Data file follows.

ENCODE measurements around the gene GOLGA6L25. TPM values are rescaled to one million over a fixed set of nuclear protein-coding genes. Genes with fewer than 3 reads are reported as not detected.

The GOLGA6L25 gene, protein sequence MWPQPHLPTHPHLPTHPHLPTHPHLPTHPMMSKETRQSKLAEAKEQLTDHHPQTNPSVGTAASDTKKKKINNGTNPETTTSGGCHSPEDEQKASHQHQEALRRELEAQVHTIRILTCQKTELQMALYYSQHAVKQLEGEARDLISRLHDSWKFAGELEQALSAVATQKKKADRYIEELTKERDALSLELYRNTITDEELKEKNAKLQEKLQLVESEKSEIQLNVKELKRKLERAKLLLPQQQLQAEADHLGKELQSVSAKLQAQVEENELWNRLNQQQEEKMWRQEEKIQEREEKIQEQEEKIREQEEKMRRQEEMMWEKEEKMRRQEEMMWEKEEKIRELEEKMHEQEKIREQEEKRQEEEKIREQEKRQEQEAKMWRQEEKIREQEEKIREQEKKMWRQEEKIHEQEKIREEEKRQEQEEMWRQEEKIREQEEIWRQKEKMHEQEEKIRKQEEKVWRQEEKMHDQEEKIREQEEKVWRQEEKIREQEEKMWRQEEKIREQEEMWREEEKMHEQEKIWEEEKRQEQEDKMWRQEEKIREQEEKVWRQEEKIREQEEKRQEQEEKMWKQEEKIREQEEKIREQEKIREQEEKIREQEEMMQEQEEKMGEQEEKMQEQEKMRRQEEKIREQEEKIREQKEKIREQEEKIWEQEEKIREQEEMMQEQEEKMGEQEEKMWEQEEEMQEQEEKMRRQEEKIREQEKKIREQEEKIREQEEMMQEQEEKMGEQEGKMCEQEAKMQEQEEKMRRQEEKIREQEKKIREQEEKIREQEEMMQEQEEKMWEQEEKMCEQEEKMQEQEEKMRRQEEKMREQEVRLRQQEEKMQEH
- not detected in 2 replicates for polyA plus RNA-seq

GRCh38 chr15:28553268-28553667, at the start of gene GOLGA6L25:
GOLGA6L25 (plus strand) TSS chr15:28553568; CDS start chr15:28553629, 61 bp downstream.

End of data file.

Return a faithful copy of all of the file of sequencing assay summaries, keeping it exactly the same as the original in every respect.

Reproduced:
ENCODE measurements around the gene GOLGA6L25. TPM values are rescaled to one million over a fixed set of nuclear protein-coding genes. Genes with fewer than 3 reads are reported as not detected.

The GOLGA6L25 gene, protein sequence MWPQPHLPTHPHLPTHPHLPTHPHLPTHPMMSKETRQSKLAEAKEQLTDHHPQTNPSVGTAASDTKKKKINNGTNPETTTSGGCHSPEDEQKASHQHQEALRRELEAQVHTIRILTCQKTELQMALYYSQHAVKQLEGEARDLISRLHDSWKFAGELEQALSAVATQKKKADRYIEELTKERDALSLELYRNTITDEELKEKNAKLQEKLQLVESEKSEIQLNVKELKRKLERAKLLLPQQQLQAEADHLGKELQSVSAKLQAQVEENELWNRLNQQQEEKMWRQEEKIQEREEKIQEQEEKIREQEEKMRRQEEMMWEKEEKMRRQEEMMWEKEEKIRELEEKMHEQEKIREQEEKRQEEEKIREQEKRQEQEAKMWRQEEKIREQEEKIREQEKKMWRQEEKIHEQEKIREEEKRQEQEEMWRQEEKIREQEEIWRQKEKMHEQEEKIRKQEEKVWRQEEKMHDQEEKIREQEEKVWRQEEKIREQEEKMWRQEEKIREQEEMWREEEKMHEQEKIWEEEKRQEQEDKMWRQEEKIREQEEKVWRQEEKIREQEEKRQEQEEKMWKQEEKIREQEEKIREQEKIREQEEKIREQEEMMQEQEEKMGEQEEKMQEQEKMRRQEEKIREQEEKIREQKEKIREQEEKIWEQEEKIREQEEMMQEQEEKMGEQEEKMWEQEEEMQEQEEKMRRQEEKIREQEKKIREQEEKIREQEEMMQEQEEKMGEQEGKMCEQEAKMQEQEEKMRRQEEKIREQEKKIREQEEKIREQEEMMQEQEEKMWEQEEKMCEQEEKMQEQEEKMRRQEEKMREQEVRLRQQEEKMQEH
- not detected in 2 replicates for polyA plus RNA-seq

GRCh38 chr15:28553268-28553667, at the start of gene GOLGA6L25:
GOLGA6L25 (plus strand) TSS chr15:28553568; CDS start chr15:28553629, 61 bp downstream.